Updated September 8, 2021 - 6:33 pm
Nevada’s power company wants people across the state to save electricity during an extreme heat warning on Wednesday and Thursday evening before storms are expected to roll into the valley.
Nevadans should take steps to decrease their electricity usage from 5-8 p.m. both days to reduce strain on the power grid, NV Energy announced Wednesday. The company attributed energy supply issues to excessive heat in California and Nevada, gas supply and energy constraints.
National Weather Service meteorologist Andy Gorelow said Las Vegas reached a high of 107 degrees on Wednesday and is expected to hit 106 on Thursday.
Conserving power during those high usage periods will keep the grid running smoothly, the company said. High power demand across the West is expected during those times, said Josh Langdon, vice president of transmission for NV Energy.
“Collectively, small actions taken by our customers will go a long way toward helping NV Energy continue to maintain a stable power grid and reliable service,” he said in a release.
NV Energy recommends people turn off unnecessary lights; avoid using large appliances and unplug those not in use; adjust the thermostat to 78 degrees or higher and use ceiling fans; turn off pool pumps; close window coverings; and don’t charge electric vehicles.
A National Weather Service heat advisory stretched down the Central Valley of California and through inland Southern California, with an excessive heat warning extending eastward across the desert into Nevada.
The warning is in effect in Las Vegas until 9 p.m. Thursday, though Gorelow said the valley can expect a 20 percent chance of thunderstorms on Thursday afternoon and through the day on Friday, with a forecast high of 103. Saturday is forecast at 102, Sunday at 104 and Monday at 103.
Cooling stations will be open across Clark County on Thursday to help residents avoid the heat.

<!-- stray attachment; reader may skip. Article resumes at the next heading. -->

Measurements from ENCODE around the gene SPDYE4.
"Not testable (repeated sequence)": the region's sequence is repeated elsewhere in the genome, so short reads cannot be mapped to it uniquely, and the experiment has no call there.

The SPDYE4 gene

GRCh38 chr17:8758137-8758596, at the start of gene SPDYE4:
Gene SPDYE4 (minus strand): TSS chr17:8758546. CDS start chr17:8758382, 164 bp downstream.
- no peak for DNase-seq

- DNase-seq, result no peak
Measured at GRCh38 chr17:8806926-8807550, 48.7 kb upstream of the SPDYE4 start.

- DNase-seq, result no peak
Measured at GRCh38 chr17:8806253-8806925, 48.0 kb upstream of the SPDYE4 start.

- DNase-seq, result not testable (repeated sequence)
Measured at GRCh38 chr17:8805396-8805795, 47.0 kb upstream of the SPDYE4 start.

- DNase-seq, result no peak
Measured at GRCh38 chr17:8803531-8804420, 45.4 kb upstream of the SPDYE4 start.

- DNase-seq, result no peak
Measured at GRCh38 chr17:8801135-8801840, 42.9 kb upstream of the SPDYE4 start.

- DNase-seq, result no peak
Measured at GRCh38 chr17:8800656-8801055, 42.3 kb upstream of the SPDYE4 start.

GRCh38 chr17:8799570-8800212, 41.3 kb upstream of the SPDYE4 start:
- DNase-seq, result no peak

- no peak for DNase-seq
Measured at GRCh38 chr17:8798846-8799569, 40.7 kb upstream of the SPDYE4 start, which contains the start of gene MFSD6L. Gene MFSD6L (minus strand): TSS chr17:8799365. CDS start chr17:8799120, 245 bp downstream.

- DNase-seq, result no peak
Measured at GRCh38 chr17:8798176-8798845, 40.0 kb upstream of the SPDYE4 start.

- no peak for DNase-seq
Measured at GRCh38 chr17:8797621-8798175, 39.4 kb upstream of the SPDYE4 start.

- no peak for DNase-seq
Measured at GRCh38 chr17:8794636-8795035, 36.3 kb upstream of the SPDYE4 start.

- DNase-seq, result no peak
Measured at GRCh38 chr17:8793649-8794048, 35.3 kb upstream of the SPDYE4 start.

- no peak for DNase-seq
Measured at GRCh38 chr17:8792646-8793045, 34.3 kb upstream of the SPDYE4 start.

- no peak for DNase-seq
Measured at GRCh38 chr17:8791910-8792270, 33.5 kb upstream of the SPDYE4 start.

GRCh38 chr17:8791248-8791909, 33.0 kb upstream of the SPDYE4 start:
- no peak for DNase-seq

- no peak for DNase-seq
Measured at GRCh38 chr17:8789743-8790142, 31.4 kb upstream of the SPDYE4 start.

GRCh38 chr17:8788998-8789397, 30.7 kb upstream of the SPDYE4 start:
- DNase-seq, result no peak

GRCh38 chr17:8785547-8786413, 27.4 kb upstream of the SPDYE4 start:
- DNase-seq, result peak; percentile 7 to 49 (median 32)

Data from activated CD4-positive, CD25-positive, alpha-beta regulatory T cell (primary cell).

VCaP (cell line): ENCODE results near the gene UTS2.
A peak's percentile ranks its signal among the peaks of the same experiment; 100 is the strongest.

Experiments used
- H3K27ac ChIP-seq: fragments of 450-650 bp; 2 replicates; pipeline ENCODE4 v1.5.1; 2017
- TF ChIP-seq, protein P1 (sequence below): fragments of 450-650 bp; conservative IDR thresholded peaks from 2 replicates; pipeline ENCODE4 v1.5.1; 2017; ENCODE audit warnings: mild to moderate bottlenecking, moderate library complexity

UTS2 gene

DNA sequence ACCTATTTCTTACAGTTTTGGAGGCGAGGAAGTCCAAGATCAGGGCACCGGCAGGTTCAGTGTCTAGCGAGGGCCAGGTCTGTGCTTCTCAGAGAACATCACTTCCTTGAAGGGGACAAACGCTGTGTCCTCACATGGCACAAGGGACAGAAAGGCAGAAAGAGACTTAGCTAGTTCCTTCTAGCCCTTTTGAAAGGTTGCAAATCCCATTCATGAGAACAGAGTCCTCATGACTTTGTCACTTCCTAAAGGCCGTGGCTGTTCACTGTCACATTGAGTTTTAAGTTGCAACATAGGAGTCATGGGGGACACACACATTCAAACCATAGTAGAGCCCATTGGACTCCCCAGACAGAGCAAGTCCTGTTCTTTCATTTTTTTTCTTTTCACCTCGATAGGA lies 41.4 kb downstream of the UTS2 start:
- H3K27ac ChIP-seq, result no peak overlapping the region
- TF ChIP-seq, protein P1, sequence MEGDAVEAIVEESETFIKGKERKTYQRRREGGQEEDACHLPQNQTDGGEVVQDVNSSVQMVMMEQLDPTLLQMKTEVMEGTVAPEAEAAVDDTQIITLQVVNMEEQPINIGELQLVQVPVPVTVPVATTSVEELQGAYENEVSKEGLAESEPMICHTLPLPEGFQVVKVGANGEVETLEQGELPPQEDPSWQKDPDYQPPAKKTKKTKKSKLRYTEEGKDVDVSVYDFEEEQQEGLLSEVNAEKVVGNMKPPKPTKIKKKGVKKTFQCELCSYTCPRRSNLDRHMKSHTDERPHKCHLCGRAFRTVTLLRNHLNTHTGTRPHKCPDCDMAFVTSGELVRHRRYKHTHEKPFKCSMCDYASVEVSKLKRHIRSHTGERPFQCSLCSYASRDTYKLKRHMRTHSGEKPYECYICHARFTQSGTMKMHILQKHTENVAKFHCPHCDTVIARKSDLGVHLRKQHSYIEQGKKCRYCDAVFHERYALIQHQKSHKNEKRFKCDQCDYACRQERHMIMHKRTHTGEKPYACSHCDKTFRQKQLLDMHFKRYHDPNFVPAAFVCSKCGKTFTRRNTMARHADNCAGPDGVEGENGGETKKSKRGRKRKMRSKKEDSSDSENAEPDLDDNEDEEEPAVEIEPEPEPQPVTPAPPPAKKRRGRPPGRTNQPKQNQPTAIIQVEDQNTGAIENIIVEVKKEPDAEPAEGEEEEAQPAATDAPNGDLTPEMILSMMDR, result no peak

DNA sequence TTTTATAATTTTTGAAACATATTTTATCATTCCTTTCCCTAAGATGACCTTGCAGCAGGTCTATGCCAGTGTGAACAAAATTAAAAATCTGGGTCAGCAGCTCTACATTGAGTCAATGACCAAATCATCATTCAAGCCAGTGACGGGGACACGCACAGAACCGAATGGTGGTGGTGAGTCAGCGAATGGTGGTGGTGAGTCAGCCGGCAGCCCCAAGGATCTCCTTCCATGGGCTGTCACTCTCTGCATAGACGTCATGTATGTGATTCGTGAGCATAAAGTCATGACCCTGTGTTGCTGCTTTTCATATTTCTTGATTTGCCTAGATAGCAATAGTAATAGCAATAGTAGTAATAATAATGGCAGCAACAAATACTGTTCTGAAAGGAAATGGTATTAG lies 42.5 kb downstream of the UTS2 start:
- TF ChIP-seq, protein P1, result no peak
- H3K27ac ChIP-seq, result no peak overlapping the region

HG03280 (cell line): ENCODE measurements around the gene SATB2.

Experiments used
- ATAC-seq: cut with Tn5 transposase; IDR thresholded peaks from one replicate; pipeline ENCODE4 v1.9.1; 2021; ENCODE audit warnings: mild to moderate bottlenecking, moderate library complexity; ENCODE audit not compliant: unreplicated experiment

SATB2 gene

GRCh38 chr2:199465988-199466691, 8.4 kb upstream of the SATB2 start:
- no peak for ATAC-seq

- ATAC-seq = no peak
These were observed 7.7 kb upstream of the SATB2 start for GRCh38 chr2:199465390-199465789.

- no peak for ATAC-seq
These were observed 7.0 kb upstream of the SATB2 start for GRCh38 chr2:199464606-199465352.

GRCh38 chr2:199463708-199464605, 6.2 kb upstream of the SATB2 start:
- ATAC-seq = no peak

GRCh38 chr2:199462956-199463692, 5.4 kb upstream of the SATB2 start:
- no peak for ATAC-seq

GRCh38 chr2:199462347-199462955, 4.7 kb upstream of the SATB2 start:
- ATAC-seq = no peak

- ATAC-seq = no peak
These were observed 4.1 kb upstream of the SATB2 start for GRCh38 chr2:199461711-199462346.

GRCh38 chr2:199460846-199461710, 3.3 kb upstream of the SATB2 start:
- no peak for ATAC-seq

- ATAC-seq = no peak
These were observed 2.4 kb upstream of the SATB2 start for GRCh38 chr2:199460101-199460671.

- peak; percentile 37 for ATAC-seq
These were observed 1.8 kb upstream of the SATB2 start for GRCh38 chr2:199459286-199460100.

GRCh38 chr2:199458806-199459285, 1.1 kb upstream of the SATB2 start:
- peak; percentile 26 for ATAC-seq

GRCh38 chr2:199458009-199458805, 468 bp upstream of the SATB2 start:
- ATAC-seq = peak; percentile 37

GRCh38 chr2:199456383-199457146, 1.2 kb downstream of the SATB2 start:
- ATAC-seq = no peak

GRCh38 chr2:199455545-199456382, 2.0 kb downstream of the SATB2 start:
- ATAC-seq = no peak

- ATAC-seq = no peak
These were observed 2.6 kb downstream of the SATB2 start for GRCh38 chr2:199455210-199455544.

California’s energy grid operator also called for voluntary conservation of electricity because of expected high demand.
A fire weather watch was issued for Thursday evening through Friday evening in much of the interior of Northern California due to a weather system that is expected to bring a chance of thunderstorms with lightning and erratic gusts.
“The combination of possible dry lightning as well as strong winds with the dry fuels could lead to critical fire weather conditions,” forecasters wrote.
Clark County cooling station locations
— Walnut Recreation Center, 3075 N. Walnut Road, 7 a.m. to 6 p.m.
— Pearson Community Center, 1625 W. Carey Ave., 8 a.m. to 6 p.m.
— Catholic Charities, 1511 N. Las Vegas Blvd., 12 p.m. to 3 p.m.
— Hollywood Recreation Center, 1650 S. Hollywood Blvd., 6 a.m. to 8 p.m.
— Cambridge Recreation Center, 3930 Cambridge Street, 7 a.m. to 8 p.m.
— Whitney Recreation Center, 5712 E. Missouri Ave., 7 a.m. to 6 p.m.
— Dula Gymnasium, 441 E. Bonanza Road, 7 a.m. to 8 p.m.
— Downtown Recreation Center, 105 W. Basic Road, 11 a.m. to 6 p.m.
— Downtown Senior Center, 27 E. Texas Ave., 12 p.m. to 3 p.m.
— Courtyard Homeless Resource Center, 1401 Las Vegas Blvd. North, 24 hours
— Share Village, 50 N. 21st Street, 6 a.m. to 10 a.m.
— American Legion Richard Springston Post 60, 1510 Bruce Woodbury Drive, Laughlin, 8 a.m. to 8 p.m.
— Colorado River Food Bank, 240 Laughlin Civic Drive, Laughlin, 8 a.m. to 2:45 p.m.
— The Salvation Army Mesquite, 742 Pioneer Blvd. Suite D, Mesquite, 8 a.m. to 3 p.m.